Taking a break from posts and features of my recent trip to the Philippines, here’s another way to see Dubai…
Known as the city of luxury shopping, futuristic architecture and energetic night life, Dubai has even more to offer than originally thought. As exciting as the city is from land, it’s even more spectacular from the sky with its man-made islands, a hotel in the shape of a sail and the world’s tallest building in its city centre.
When it comes to man-made islands, nothing quite compares to Palm Jumeirah. It’s shape of a palm tree makes it truly unique and instantly recognisable as a signature feature of the city. The island holds hotels, resorts as well as private homes that can be easily accessed via the Palm Jumeirah Monorail. The best way to see the full shape and magnificence of this structure is from above, whether you fly over it in your private jet or while skydiving.
Burj Al Arab
Further down the coast sits the unique sight of the Burj Al Arab, the third tallest hotel in the world located on an island of reclaimed land and connected to the mainland by a bridge. It was built to resemble the spinnaker sail of a J-class yacht with the hopes that it would be become an iconic symbol for Dubai. The hotel is no doubt best viewed from above via helicopter or private jet hire, where you can get a perfect 360-degree view. Here in Dubai, you can rent a private jet with Air Charter Service to discover a whole new side to Dubai from above.
Located 4 kilometres off the coast of Dubai in the Persian Gulf, the artificial cluster of 300 small islands was constructed to represent a world map. Each little island is made up of sand dredged from Dubai’s shallow coast, and are currently uninhabitable. The islands are difficult to get to, so the best way to view the whole landscape is from above.
If you’ve seen the Bellagio fountains in Las Vegas and you thought they were spectacular, just wait until you’ve seen the Dubai fountains. Situated outside the Dubai Mall, it is the world’s largest choreographed fountain system, illuminated by 6,600 lights, 25 colored projectors while shooting water as high as 500ft into the air. The fountain is also accompanied by a range of classical, contemporary and Arabic music. It’s one incredible show that would look spectacular from above.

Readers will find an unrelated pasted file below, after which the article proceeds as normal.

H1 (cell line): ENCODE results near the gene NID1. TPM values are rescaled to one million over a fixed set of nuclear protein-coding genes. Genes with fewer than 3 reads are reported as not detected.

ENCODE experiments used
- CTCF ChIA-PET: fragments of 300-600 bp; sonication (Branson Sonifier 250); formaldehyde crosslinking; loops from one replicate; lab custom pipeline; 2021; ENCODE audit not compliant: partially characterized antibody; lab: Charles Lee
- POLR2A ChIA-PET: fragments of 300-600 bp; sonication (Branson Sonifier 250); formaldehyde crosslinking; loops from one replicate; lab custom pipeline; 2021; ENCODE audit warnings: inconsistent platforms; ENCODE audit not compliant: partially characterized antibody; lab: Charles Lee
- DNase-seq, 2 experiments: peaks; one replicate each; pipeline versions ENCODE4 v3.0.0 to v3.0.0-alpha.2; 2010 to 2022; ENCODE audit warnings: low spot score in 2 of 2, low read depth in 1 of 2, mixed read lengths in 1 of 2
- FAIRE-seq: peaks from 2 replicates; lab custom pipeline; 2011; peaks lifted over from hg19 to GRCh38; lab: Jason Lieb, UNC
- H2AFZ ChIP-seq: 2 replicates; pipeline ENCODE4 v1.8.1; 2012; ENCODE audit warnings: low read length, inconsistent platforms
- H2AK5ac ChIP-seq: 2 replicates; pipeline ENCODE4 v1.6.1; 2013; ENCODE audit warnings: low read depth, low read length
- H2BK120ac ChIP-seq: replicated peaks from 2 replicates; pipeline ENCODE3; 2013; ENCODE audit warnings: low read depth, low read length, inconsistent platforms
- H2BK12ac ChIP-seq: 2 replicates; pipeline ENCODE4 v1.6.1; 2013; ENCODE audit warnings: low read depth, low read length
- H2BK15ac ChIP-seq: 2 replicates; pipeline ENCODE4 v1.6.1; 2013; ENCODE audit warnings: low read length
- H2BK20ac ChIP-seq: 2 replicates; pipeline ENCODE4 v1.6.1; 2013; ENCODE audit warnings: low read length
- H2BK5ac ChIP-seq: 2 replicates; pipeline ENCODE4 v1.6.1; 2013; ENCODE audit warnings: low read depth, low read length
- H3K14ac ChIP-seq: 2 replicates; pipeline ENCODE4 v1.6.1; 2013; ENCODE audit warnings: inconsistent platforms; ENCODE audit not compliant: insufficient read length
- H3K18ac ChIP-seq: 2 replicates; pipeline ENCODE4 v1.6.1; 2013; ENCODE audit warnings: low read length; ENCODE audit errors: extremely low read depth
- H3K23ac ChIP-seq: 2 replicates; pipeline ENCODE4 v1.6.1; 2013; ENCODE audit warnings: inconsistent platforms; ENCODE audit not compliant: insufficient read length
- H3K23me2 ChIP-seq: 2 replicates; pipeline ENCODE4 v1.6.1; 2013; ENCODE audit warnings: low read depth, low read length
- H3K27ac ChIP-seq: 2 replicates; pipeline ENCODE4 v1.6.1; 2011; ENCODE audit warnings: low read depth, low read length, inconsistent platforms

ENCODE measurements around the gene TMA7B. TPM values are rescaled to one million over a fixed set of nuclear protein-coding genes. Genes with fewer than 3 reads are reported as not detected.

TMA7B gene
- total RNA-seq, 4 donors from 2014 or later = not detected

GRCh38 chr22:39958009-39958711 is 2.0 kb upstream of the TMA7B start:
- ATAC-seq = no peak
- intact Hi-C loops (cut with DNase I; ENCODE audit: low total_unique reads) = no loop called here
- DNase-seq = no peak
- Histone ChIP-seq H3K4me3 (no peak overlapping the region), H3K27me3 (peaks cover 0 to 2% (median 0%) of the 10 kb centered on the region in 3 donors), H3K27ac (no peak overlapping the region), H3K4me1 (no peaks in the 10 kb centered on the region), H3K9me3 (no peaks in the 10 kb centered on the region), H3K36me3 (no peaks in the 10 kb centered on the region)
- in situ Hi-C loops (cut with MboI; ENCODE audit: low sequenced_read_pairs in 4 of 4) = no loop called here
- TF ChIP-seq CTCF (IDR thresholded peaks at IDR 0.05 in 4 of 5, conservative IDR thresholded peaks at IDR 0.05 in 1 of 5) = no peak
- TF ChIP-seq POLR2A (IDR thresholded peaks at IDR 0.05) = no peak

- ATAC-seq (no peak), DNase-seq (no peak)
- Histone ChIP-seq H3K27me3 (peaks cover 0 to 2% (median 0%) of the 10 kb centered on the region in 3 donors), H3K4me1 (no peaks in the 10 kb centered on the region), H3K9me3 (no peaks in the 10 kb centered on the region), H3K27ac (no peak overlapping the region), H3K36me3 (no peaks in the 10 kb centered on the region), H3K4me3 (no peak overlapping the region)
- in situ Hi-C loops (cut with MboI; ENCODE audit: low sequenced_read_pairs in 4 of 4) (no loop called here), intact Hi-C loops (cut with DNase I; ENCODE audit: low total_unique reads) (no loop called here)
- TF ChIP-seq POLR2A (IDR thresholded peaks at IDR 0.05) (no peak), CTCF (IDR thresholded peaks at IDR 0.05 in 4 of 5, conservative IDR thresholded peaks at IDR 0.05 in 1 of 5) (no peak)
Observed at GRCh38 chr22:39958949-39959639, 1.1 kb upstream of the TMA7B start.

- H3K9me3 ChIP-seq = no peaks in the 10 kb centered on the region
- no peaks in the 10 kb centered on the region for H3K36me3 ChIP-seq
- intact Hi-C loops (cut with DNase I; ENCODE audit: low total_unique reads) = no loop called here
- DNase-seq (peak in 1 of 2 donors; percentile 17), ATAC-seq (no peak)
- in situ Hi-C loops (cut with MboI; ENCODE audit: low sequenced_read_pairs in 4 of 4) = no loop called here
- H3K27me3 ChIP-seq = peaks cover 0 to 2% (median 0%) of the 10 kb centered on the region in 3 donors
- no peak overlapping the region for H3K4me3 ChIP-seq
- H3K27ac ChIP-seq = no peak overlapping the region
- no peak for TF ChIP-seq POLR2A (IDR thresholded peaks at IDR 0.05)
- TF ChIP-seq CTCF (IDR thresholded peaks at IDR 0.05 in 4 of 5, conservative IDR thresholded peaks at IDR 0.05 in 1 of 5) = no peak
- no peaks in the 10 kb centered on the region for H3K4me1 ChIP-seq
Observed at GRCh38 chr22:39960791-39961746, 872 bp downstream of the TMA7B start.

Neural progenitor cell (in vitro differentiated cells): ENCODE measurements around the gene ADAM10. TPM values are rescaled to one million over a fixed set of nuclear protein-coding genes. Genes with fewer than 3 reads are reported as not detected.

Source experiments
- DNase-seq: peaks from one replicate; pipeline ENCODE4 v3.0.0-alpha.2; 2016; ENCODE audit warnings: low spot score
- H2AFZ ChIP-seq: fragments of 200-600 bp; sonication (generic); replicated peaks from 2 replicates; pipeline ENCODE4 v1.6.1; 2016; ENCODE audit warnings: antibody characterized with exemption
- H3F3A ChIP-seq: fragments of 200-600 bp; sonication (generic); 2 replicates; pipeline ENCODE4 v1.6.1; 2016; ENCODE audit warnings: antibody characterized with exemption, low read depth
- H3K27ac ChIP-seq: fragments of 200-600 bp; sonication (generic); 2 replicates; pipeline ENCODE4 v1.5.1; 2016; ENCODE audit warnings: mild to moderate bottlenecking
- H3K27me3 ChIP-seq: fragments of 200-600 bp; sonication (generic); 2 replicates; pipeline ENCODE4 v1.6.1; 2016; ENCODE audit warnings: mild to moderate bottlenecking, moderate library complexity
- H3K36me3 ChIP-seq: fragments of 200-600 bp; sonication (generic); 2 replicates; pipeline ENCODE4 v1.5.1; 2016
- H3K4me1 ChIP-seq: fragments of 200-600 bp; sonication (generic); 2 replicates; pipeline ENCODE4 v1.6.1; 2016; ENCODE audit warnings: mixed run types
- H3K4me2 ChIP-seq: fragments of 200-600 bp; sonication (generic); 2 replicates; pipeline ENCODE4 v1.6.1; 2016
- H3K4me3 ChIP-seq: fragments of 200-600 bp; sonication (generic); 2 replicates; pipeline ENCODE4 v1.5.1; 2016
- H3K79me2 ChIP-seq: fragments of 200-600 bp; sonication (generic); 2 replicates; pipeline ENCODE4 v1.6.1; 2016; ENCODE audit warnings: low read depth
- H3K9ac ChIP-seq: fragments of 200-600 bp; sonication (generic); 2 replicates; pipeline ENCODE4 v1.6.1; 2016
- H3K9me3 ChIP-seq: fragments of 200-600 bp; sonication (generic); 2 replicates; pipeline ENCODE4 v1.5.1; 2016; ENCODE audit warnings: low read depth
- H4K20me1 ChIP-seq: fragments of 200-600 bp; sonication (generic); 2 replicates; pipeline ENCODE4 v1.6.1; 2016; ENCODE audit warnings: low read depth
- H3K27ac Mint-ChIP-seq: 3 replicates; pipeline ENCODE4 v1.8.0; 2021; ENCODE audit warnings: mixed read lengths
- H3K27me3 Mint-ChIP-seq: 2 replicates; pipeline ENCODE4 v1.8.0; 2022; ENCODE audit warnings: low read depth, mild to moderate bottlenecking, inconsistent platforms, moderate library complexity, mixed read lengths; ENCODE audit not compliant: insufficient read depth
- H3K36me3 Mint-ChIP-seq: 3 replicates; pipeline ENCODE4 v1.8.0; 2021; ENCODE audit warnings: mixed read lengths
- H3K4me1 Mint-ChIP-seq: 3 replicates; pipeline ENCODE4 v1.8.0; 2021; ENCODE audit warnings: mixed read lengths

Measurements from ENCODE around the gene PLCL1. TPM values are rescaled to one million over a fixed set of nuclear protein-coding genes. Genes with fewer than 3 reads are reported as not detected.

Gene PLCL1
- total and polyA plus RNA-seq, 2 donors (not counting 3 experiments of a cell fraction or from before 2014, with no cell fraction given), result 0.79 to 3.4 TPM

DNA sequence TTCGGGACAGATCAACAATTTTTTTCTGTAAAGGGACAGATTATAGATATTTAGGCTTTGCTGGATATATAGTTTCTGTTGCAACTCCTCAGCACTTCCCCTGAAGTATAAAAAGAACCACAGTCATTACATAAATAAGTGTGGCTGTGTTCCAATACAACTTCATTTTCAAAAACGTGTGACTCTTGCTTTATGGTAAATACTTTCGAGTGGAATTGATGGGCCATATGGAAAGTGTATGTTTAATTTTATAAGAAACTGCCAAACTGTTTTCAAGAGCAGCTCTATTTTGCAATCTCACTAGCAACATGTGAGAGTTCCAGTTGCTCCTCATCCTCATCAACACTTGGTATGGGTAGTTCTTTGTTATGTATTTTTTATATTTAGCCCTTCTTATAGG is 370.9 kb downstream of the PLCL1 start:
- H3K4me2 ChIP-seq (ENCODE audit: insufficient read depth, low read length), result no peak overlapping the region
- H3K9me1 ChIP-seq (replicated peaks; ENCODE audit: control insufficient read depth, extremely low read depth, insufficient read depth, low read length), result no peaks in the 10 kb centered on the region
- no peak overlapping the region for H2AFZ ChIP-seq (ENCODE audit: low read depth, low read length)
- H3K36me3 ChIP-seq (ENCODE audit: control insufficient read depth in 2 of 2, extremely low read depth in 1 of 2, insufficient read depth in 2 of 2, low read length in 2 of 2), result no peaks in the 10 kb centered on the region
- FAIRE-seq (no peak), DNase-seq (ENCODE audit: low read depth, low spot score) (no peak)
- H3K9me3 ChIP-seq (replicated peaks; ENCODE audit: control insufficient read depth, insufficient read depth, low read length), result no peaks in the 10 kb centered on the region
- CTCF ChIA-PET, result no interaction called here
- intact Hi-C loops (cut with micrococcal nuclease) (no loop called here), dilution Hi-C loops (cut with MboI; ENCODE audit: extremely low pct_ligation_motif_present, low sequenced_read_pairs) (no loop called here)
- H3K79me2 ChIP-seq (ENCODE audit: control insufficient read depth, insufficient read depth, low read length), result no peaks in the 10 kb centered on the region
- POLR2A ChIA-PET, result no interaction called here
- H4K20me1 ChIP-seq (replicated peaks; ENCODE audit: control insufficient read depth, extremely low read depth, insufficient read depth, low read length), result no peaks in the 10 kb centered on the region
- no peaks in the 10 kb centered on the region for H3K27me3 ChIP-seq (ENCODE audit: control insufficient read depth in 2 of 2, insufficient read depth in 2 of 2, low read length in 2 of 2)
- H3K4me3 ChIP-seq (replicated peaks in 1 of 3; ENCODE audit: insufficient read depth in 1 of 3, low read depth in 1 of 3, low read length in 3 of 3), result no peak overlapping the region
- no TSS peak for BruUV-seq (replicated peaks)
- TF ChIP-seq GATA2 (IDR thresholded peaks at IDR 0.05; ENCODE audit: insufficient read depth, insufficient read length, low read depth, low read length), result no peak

So next time you’re flying over or even landing in Dubai, remember to look down and you might catch one of these breathtaking views from the comfort of your seat!
Despite the months of July and August being the rainy months in the Philippines, the kids and I traveled to see my family again. This year, my parents celebrate forty years of being married to each other so I thought it was a great reason to convince them to get out of the house. These two people do not travel much, especially on the rainy season but I assured them, the first two weeks of July is still ok, weather wise.
We got on a boat and crossed to Bohol island and stayed at the wonderful resort called The Bellevue Bohol Resort in Panglao island. Once we were there, with the help of Bohol Tourism, we spent half day to see some guide-recommended places in the small island.
Panglao island is a very small island and though there aren’t much to see really, there were still a few we squeezed in our itinerary.
1. Bohol Bee Farm
The Bohol Bee Farm is an eco-friendly village that promote healthy lifestyle with its organic food which they grow in their premises and products they manufacture within the property. Given the name, we were with the impression that honey is actually produced here, however, we were wrong. The guide told us they buy honey from Mindanao and manufacture it to by-products here. Here, the guide is holding cultured bees (I cannot recall the reason why they kept these there when it’s not producing honey). He explained the bees’ behavior and everyone loved the piece of education.
There were lots of different native crafts done at the bee farm and these products are sold at their souvenir shops.
We had our breakfast here and while the service was ultra slow and breakfast menu was not that impressive, the view from our breakfast table was!
Only after visiting this place that I learned their ice creams were to die for! How does salted honey ice cream sound like?
Entrance fee: PHP30/person
Tips when visiting Bohol Bee Farm:
Try the ice cream.
Maybe try the food for lunch (we were only there for breakfast)
2. Stroll along Alona Beach
Alona Beach is a small stretch of tropical paradise on Panglao Island, Bohol in the Philippines. There were so many tourists but mainly Koreans and Chinese. It is quickly becoming one of the top travel destinations in the Philippines because of it’s wonderful white sand beach, (reportedly) world class diving and beautiful blue waters.
We loved our stroll at Alona Beach though I feel that the restaurants and hotels were placed really close to the shore. If they pushed them back a few meters away, that would have been better. Place is overly crowded with restaurants and people and peddlers.